Meeting 4 tigers over one weekend at Ranthambore

23rd Feb 2019
Photo of Meeting 4 tigers over one weekend at Ranthambore by Pooja Shetty
Day 1

After a disappointing trip in Corbett, I was really hoping that Ranthambore would change my luck. But the trip was planned too late, and the gypsies for the core zones of 1-6 were no longer available. Which left me with two alternatives, canter in the core zone or gypsy in 7-10 zones. While most online reviews suggested gypsies, we chose to increase our chances by choosing two safaris on the canter. The zones we chose we're zone 2 and zone 6. On arriving at the hotel, and handing them our booking details, we were told that canters are not allowed in zone 2 and we would be reallocated. Turns out we got zone 5 in the afternoon safari and zone 6 in the morning safari. The challenges with a canter are, it is not too comfortable, there are 20 people, so it can get really noisy, also since each person is picked up from his/her hotel, there will be delays. Benefits are, it is cheap, a single booking was for around Rs 600 plus taxes, and in case of a sighting, you can see much further than those in a gypsy. When we spotted a tiger, almost all of us were on top our seats, trying to get the best view. As we entered zone 6, for the morning safari, in a few minutes, the guide stopped the canter, hearing the warning calls from a Sambhar deer. As we looked around, we spotted a leopard taking a leisurely stroll across the road. As the beautiful cat made its way across, our eyes followed its every moment, till it disappeared into the wilderness. The canter continued along its path, with the guide stopping at every intersection, figuring out the best route to take by trying to listen to any animal calls. As he explained to us, there are only two ways to track the tigers across this vast landscape, the pugmarks and the warning sounds from deers and monkeys. Every gypsy or canter we passed, the drivers would exchange information on whether they sighted anything. In one such exchange, the guide was told of a spotting, he drove like a man possessed. The next few minutes made me realise, that a vehicle as bulky as a canter can also be driven at such speeds. When we reached the spot, a few vehicles had already gathered, two tigers Jai and Veeru, brothers had been spotted. Some canters parked around the first, while we parked near the second. This was a clear sighting, the strange bit was, I have seen tigers in zoos before, but seeing them here, made me realise the sheer size of the beautiful cat. They gave us a bored look, as if our antics failed to amuse them. While we excitedly tried to capture as many pictures and videos as we could. Eventually our collective enthusiasm must have exhausted their patience, as one got up to leave, and the other followed. It crossed the road before the vehicles giving many of us memories to last for a lifetime. After an exciting morning, we hardly had any expectations from the second safari. But turns out luck was in our favor, this time we sighted lightning, a female tiger lazing out in the grass. But we had to really stress to get a good view. Another one was busy eating his kill, a Sambhar deer from the previous day. After a few vehicles left, we finally got a good view of the tiger tearing apart his lunch. As our canter approached, the stench of the decaying Sambhar deer wafted through the air. After his snack, he dragged the remaining portion of the deer out of view and walked to a spot closer to our vehicle, and began licking his face and arms. The long grooming and cleaning session kept us entertained. Eventually he felt thirsty, so he walked across the road, to drink some water. It was time for the safari to end, after spotting 4 of them over one weekend, it was definitely a value for money trip.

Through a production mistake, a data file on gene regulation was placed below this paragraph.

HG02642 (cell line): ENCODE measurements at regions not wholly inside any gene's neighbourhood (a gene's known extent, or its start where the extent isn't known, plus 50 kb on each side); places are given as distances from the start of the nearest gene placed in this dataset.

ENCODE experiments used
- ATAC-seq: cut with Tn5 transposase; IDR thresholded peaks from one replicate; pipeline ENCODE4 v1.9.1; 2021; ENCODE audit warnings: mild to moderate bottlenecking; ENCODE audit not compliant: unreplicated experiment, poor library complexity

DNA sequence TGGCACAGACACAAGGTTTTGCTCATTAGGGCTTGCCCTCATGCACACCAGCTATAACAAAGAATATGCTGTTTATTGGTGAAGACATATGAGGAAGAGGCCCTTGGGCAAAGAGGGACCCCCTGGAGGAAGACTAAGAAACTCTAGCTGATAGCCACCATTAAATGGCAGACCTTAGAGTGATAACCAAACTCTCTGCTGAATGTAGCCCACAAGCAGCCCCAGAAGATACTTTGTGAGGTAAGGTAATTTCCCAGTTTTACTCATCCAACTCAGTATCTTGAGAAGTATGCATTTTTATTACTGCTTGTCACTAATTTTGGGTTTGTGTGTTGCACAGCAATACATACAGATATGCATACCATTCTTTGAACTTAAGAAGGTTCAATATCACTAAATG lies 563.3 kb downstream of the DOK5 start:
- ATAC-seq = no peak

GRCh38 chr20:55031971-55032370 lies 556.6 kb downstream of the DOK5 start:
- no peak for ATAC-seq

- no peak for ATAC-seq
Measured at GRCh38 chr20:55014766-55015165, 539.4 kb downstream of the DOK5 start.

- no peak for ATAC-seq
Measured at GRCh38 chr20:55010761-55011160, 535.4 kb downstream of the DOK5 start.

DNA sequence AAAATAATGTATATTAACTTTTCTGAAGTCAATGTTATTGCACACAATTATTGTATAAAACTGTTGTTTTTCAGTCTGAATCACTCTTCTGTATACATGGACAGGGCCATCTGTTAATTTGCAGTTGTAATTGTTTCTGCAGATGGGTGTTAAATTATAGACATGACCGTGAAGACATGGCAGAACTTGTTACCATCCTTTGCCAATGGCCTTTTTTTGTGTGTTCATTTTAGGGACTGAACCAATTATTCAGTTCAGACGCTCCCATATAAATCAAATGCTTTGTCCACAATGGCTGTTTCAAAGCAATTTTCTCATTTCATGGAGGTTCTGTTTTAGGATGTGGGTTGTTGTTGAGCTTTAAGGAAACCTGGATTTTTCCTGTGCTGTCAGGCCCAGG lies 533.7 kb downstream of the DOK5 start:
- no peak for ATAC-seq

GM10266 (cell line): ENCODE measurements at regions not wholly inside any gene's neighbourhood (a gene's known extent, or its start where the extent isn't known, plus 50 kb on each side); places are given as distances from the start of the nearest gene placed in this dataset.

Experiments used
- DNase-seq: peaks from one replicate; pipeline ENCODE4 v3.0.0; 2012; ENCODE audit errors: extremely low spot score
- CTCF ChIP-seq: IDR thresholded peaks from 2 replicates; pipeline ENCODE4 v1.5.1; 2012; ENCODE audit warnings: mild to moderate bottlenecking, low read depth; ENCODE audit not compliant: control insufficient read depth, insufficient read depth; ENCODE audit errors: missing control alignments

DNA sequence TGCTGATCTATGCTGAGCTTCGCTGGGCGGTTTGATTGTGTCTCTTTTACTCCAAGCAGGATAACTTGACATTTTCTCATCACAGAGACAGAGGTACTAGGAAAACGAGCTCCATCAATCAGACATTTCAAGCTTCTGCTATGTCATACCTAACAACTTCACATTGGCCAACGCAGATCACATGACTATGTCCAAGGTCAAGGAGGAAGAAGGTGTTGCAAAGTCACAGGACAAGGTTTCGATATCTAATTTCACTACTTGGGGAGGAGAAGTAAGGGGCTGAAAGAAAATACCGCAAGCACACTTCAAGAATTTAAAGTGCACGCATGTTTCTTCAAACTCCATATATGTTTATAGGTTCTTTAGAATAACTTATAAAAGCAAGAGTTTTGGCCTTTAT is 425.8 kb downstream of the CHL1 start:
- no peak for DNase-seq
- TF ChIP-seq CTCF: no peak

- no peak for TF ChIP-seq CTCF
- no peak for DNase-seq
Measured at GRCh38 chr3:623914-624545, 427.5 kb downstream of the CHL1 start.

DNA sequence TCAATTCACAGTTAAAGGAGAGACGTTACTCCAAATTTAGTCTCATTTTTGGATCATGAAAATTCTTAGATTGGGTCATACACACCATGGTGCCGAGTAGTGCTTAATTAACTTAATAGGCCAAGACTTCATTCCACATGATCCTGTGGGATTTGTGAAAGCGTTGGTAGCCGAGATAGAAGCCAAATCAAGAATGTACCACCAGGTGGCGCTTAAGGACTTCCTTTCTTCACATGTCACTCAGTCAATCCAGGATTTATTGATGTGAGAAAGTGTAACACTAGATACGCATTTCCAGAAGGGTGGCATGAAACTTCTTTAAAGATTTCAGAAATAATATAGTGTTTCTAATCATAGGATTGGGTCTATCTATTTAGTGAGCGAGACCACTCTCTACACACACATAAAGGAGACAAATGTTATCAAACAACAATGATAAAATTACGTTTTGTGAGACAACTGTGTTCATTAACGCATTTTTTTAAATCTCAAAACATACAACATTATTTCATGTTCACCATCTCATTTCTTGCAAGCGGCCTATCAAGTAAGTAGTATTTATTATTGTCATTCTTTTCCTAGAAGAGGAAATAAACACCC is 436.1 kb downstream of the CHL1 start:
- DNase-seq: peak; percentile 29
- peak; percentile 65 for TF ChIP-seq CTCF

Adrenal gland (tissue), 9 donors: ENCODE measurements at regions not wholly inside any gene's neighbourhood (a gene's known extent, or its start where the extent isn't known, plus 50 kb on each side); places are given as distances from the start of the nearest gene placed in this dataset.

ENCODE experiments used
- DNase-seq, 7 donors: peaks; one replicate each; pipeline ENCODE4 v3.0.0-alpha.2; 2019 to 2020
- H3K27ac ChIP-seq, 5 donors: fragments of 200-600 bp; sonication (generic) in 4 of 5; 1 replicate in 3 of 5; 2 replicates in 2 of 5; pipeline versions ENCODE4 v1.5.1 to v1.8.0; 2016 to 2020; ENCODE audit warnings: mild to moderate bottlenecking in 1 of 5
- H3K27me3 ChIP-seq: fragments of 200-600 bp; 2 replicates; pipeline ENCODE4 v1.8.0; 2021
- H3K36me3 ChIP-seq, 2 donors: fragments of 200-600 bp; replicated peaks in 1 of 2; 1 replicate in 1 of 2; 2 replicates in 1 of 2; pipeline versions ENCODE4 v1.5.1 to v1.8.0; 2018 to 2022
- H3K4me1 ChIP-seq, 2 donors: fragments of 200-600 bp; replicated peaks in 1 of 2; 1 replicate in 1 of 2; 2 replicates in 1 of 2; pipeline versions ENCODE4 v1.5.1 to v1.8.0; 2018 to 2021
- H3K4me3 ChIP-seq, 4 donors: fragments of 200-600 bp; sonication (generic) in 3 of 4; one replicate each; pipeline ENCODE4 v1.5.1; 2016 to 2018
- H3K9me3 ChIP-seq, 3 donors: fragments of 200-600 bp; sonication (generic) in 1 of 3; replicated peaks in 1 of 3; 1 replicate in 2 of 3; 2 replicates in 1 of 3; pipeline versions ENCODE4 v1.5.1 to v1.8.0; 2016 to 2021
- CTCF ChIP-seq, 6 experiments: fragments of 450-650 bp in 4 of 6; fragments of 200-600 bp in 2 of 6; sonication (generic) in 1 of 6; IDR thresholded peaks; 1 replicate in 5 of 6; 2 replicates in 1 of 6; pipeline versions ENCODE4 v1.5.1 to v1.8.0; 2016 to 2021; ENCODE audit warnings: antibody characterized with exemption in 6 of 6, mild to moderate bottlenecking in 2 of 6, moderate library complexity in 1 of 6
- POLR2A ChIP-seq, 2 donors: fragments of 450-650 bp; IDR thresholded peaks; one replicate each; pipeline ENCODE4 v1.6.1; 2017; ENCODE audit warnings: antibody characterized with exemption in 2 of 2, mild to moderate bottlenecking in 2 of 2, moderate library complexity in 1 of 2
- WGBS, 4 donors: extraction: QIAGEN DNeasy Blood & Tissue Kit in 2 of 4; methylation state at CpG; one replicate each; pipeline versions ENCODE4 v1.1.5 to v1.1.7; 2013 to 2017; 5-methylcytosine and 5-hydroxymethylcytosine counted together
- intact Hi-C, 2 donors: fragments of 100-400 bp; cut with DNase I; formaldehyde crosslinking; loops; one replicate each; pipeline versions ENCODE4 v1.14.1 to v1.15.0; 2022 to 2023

Photo of Ranthambore Tiger Reserve, Sawai Madhopur, Rajasthan, India by Pooja Shetty
Photo of Ranthambore Tiger Reserve, Sawai Madhopur, Rajasthan, India by Pooja Shetty
Photo of Ranthambore Tiger Reserve, Sawai Madhopur, Rajasthan, India by Pooja Shetty


We took a two nights package with Vivanta Sawai Madhopur. It is a hunting lodge converted into a hotel, so the look and feel is different from other Taj properties. But the property makes up for it, with its has immaculate lawns, organic gardens, hundreds of fruit bats and many different species of birds to be spotted. Being a foodie, I would say, the buffet was not extensive, but food was tasty. Getting fresh bajra and makka rotis made by local women, and a tandoor outside nearby to serve you hot delicious parathas does make up for the simpler offerings. Also the amazing service that Taj is known for is charming. To keep guests entertained they have cultural performances, magic show and even a talk by a naturalist.


I wanted to try some local restaurant, so we visited Kanha's, close to the city center. Brimming with excitement, I ordered the Dal Baati Churma, what arrived was beyond my consumption capabilities. Two huge balls of churma and baati, and big serving of dal, the city person in me struggled on how to tackle this plate. The waiter stared at me, wondering if I would ever figure it out. Eventually like the true desi in me, I put aside the cutlery, broke apart the baati and churma with my bare hands, creating the most tasty mix of dal, baati and churma for a really heavy but scrumptious meal. This one far exceeded all the dal, baati churma meals I have had in restaurants in Delhi and Mumbai.